and Pakistan got involved in a broad-based engagement on 19-20 June 2004 for
evolving nuclear CBMs aimed at reducing the risk of nuclear confrontation. Tariq
Osman Haider, Pakistan’s additional secretary in the Foreign Office, heading an
eight-member delegation met Sheel Kant Sharma, additional secretary
(International Organisations) of the Indian MEA and others at New Delhi. India
and Pakistan, after maintaining an overt nuclear posture for six long years,
since the May 1998 tests, finally met together to address the possibilities of
reducing nuclear danger.
two-day dialogue on nuclear CBMs was preceded by the Lahore Declaration of 1999.
On 21 February 1999, former Indian Foreign Secretary, K. Raghunath and his
Pakistani counterpart, Shamshad Ahmed, signed a Memorandum of Understanding (MoU)
wherein both countries pledged to engage in bilateral negotiations on security
concepts for shaping CBMs on nuclear matters.
Lahore MoU, however, received a setback due to a series of unprecedented events.
Problems that arose over the Kashmir issue exacerbated when the Kargil conflict
broke out in May 1999 between the nuclear neighbours. Matters worsened when a
terrorist squad stormed the Indian Parliament in December 2001. India-Pakistan
relations reached an impasse when a million Indian and Pakistani soldiers were
mobilized for 10 months on the international border. These debacles proved
highly detrimental to India-Pakistan relations.
recent change of government in India offers a significant opportunity to
reconsider India-Pakistan nuclear policy. The United Progressive Alliance
Government in its manifesto has declared that it “will take the initiative to
have credible, transparent and verifiable confidence- building measures in
treaty form to minimize the risk of nuclear and missile conflict with Pakistan
and China.” Pakistan has also been actively propagating for a “strategic
restraint regime” in the sub-continent. In a quest for developing a
nuclear-safe, if not nuclear weapons-free zone, India and Pakistan identified
areas of convergence in order to make the nuclear dialogue result-oriented.
two-day talks concluded on a positive note with India and Pakistan enunciating a
seven-point programme for building nuclear confidence. These include upgrading
the existing hotline between the Directorate Generals of Military Operations (DGMOs);
establishing a dedicated and secure hotline between the foreign secretaries to
prevent misunderstandings; reiterating unilateral moratorium on further nuclear
tests; notifying missile flight-testing; working towards the implementation of
Lahore MoU; engaging in bilateral consultations on non-proliferation issues and
holding regular working-level meetings among all nuclear powers to address
issues of common concern.
the optimism, one cannot but question the efficacy of the measures aimed at
reducing the risk of nuclear danger. The proposal for establishing foreign
secretaries’ hotline which existed between 1991 and 1994 cannot be expected to
function effectively unless serviced by a control room, equipped and manned by
competent officers round the clock. Else, it will serve merely as an additional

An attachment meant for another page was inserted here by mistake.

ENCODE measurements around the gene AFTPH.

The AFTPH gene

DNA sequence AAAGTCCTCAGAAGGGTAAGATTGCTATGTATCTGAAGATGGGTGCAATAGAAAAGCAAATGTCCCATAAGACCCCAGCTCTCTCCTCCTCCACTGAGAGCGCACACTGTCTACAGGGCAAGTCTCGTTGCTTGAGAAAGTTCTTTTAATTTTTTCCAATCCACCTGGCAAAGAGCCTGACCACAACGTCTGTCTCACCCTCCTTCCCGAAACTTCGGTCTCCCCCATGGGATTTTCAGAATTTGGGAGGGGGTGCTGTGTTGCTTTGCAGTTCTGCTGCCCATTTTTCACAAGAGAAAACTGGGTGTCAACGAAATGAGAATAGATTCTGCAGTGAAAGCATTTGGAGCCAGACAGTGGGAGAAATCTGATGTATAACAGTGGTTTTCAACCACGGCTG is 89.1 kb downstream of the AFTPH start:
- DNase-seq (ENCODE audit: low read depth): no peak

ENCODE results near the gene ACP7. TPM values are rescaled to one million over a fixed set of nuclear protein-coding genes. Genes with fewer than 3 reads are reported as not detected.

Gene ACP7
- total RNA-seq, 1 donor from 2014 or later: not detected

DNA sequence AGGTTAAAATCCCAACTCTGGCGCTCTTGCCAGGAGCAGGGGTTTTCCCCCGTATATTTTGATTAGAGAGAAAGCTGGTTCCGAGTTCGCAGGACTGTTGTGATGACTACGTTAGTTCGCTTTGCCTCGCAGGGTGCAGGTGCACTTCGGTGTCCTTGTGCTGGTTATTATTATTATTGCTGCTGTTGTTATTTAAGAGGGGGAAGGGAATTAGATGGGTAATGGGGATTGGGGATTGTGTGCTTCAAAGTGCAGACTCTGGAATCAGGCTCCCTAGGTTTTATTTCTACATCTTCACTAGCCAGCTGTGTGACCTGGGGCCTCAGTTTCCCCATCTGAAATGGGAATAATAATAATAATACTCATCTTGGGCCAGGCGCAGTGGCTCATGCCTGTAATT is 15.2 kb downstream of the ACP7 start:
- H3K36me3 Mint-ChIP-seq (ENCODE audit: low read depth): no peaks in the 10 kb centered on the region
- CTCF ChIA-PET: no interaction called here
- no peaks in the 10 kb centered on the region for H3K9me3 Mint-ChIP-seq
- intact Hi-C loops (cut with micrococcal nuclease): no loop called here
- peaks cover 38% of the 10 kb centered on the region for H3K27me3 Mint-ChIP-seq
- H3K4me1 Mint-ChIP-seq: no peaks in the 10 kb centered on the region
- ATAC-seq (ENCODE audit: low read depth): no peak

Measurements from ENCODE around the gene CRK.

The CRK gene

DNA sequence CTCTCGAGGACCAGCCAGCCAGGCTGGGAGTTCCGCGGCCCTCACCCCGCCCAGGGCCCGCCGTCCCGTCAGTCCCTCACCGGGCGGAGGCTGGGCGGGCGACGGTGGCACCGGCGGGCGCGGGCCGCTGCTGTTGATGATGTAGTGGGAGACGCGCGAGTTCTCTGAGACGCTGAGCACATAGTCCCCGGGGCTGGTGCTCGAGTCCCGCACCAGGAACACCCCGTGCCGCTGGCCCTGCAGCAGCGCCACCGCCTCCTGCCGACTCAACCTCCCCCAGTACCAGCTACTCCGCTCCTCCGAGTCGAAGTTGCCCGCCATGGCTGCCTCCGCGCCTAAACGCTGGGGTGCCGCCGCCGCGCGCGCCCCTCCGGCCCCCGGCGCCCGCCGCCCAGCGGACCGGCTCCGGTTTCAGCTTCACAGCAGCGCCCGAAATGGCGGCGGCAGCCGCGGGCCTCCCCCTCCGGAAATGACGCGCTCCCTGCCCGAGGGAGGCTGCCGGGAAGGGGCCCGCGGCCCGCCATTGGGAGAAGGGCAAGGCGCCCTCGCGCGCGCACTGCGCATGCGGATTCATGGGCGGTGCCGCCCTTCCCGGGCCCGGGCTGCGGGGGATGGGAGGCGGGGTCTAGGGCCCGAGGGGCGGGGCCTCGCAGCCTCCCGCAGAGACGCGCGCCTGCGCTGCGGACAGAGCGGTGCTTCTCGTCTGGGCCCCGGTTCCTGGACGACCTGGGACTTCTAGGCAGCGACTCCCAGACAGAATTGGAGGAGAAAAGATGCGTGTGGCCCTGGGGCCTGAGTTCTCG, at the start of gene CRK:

means of communication. On the issue of further upgrading and securing the
hotline between the DGMOs, former army officials claim that the existing hotline
is secure enough. Ambiguity, thus, exists on the matter of hotlines. Prior
notification on missile flight-testing has little relevance when the nuclear
neighbours have reiterated their six-year old moratorium on nuclear tests.
a well researched article titled “Minimum Nuclear Deterrence Posture in South
Asia: An Overview”, Rodney W Jones, claims that India and Pakistan have nuclear
warheads in the ratio of 2:1. This is a matter of serious concern. The widely
prevalent view that nuclear powers do not engage in conventional war has been
falsified twice ? by Kargil and when India mobilized its forces on the border in
‘Operation Parakram’ to wage a limited war ? betraying a stability-instability
paradox. India and Pakistan have, however, realized their enormous
responsibility to promote a stable environment. To this extent, a secured
hotline between the foreign secretaries would prevent misunderstandings and
reduce accidental or unauthorized use of nuclear weapons. Talks must also be
negotiated by more senior level officers than just additional secretaries.
reaffirming their commitments on unilateral moratorium on conducting further
nuclear tests will only strengthen mutual confidence between both nations.
Perhaps, the greatest scope for confidence-building provided by the talks lies
in a better understanding of each other’s nuclear doctrines. This increases the
possibility of exploring a common nuclear doctrine in the sub-continent. Regular
working-level meetings among world’s nuclear powers would imply recognition of
India and Pakistan as legitimate nuclear powers. It might also pave the way for
China to accept India’s proposal to evolve a common nuclear doctrine between New
Delhi, Beijing and Islamabad.
two-day nuclear talks constitute a small but helpful nudge to a nascent peace
process that began in February 1999. It is significant that a thaw has set in
between India and Pakistan. However, it cannot be claimed that this round has
made a substantial advance. It is to be hoped that subsequent rounds will usher
in prospects of rapidly reducing the possibility of nuclear exchange between the